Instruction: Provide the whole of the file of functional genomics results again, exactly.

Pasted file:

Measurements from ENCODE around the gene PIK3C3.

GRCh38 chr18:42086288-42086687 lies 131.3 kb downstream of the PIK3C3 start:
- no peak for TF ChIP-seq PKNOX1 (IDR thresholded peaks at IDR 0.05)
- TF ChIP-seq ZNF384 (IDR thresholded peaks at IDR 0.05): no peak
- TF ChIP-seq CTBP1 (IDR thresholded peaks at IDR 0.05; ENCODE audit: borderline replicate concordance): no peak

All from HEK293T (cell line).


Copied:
Measurements from ENCODE around the gene PIK3C3.

GRCh38 chr18:42086288-42086687 lies 131.3 kb downstream of the PIK3C3 start:
- no peak for TF ChIP-seq PKNOX1 (IDR thresholded peaks at IDR 0.05)
- TF ChIP-seq ZNF384 (IDR thresholded peaks at IDR 0.05): no peak
- TF ChIP-seq CTBP1 (IDR thresholded peaks at IDR 0.05; ENCODE audit: borderline replicate concordance): no peak

All from HEK293T (cell line).